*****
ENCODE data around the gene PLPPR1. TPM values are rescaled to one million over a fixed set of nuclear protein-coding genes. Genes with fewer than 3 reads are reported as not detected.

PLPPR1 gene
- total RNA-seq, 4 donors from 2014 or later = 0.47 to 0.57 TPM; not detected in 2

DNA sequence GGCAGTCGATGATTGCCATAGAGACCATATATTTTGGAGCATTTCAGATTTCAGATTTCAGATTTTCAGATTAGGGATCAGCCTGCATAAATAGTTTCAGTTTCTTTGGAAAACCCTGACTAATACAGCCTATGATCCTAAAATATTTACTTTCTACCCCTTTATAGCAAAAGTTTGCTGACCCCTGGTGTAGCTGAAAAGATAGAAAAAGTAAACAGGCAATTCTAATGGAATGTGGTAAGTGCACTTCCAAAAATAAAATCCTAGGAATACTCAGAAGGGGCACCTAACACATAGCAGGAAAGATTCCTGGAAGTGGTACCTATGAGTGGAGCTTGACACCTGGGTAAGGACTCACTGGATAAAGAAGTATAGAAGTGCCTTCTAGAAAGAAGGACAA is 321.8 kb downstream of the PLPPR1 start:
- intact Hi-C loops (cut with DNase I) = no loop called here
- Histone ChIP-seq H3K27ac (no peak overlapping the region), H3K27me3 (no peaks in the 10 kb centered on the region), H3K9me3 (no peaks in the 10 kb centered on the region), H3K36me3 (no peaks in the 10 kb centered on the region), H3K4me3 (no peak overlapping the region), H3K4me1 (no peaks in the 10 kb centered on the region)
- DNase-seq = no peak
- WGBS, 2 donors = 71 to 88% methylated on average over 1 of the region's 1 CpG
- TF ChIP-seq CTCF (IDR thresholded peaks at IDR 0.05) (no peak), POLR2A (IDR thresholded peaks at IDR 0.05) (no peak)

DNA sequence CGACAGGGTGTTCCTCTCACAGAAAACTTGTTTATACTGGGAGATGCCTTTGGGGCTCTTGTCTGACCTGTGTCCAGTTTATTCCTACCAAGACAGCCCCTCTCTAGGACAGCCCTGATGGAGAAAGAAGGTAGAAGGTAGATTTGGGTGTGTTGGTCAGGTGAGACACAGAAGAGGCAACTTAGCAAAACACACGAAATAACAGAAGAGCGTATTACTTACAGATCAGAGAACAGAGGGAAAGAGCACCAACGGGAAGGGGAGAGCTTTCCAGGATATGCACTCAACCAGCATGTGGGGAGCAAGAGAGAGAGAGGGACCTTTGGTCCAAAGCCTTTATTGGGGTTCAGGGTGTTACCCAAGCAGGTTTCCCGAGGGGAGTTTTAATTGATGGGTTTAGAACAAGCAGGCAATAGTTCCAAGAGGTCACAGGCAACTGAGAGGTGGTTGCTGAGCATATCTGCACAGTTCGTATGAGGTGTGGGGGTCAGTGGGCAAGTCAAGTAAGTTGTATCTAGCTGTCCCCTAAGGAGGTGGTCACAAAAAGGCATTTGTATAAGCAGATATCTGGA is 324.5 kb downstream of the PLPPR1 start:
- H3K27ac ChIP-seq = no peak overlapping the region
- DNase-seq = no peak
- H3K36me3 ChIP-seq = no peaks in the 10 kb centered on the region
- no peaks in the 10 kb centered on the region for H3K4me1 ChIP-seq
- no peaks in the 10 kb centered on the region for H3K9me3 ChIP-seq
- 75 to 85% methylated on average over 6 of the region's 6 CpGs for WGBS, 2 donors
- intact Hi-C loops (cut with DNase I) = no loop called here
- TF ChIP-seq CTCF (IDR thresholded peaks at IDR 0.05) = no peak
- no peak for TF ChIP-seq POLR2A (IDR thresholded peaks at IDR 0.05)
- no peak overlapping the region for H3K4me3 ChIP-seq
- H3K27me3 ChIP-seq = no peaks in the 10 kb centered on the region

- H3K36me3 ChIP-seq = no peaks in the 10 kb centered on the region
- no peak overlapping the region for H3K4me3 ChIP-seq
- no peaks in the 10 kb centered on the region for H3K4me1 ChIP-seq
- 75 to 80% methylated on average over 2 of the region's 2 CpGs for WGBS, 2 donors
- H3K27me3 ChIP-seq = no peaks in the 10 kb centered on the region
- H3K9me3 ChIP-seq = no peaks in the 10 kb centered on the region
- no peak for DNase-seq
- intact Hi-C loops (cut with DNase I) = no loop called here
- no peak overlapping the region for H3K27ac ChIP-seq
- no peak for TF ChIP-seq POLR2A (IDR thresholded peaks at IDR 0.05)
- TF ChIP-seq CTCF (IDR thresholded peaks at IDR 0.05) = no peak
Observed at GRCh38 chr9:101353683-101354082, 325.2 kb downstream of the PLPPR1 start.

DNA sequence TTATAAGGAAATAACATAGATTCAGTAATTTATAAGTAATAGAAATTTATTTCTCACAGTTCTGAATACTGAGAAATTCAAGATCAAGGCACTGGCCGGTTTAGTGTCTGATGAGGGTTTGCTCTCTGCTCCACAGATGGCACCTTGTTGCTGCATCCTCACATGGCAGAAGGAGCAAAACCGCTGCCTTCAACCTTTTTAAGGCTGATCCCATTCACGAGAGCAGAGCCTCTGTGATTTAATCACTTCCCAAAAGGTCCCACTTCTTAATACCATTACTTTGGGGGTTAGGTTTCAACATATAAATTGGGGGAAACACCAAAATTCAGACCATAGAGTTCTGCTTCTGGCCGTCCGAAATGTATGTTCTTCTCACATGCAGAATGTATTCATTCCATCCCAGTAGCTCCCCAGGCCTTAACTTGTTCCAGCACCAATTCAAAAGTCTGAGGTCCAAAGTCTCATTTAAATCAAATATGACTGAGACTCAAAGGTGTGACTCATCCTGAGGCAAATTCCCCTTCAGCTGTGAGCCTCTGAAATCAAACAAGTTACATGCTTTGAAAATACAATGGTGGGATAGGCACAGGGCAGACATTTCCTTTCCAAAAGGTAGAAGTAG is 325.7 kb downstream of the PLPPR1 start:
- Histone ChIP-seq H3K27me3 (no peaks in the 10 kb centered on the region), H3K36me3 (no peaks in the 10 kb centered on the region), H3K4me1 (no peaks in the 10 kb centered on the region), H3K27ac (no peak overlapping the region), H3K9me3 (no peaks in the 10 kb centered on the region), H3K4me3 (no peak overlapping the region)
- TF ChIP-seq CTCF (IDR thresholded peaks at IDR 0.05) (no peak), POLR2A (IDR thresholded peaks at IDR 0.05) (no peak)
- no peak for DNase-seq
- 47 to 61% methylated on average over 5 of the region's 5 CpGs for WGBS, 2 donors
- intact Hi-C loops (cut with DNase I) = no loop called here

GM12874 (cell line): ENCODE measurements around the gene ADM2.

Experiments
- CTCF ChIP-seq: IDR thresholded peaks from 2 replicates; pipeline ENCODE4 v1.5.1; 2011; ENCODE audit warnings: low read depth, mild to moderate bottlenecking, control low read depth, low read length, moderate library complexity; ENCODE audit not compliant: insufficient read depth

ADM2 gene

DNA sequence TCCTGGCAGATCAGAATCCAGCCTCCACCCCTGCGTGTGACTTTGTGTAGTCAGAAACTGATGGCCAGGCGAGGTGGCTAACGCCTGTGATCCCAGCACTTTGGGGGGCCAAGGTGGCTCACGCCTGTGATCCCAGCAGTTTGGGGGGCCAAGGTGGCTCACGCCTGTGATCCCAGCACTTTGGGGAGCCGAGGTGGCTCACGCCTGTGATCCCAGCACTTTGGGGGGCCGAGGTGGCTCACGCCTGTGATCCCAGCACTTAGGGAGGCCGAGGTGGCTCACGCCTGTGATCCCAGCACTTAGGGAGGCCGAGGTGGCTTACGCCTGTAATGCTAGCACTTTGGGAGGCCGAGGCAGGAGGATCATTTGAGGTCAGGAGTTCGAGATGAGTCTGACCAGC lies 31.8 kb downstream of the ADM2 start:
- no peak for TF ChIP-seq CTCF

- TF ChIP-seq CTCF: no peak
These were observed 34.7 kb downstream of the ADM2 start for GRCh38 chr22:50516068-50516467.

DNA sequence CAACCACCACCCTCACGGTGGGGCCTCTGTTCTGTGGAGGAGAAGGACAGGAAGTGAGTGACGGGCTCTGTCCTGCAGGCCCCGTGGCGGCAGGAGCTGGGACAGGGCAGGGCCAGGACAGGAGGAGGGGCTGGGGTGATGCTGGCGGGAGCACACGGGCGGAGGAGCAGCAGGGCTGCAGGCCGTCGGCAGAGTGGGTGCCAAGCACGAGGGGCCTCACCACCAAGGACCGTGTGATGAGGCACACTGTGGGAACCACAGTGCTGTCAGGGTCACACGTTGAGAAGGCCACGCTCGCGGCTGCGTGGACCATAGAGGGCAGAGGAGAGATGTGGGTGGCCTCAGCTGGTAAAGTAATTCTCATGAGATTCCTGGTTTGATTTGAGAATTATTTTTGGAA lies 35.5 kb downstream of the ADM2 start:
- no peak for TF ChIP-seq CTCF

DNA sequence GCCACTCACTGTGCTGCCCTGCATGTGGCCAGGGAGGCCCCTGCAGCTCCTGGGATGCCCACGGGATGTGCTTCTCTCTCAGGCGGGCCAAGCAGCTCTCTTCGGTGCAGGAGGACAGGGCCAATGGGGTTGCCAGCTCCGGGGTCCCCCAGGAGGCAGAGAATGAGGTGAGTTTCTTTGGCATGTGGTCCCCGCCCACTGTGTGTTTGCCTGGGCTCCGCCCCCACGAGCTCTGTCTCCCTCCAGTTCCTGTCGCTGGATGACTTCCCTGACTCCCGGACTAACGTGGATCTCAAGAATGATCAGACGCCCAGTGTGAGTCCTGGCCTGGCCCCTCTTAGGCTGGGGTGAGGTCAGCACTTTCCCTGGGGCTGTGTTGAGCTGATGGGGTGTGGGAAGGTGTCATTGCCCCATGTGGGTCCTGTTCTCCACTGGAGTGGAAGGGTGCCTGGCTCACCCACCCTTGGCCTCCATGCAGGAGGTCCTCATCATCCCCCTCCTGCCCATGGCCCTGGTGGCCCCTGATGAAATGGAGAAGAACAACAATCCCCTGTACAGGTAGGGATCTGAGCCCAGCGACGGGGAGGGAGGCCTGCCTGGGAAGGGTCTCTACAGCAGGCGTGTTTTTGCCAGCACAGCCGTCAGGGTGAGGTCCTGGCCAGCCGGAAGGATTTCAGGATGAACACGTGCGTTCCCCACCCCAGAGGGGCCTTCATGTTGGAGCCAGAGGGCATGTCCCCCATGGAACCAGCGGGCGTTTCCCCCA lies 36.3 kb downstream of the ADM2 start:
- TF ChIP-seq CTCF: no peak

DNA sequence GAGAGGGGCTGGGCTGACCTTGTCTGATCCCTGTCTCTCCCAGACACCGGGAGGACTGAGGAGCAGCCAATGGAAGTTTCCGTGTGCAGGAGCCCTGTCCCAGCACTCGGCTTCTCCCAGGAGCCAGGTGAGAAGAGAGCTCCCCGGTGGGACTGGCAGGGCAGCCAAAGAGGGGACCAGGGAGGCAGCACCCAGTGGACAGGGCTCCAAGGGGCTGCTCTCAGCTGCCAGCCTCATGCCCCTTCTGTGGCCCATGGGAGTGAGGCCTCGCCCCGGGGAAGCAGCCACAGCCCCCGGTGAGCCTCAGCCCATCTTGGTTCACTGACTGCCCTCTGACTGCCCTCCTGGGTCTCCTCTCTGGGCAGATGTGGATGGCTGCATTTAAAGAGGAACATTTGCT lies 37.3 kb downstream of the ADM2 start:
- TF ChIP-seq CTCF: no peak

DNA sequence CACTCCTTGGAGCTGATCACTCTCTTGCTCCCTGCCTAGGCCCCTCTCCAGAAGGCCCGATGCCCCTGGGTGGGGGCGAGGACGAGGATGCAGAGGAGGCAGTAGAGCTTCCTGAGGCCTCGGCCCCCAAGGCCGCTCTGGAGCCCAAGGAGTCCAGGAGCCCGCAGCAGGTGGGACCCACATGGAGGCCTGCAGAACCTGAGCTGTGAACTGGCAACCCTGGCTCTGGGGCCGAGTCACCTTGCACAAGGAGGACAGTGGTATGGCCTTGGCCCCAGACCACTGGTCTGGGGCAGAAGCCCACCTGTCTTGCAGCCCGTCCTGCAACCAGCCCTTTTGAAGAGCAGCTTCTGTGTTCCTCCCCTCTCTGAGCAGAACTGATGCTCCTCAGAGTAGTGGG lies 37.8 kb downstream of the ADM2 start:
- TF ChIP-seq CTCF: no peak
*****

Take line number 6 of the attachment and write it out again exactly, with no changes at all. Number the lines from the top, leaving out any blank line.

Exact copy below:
- Histone ChIP-seq H3K27ac (no peak overlapping the region), H3K27me3 (no peaks in the 10 kb centered on the region), H3K9me3 (no peaks in the 10 kb centered on the region), H3K36me3 (no peaks in the 10 kb centered on the region), H3K4me3 (no peak overlapping the region), H3K4me1 (no peaks in the 10 kb centered on the region)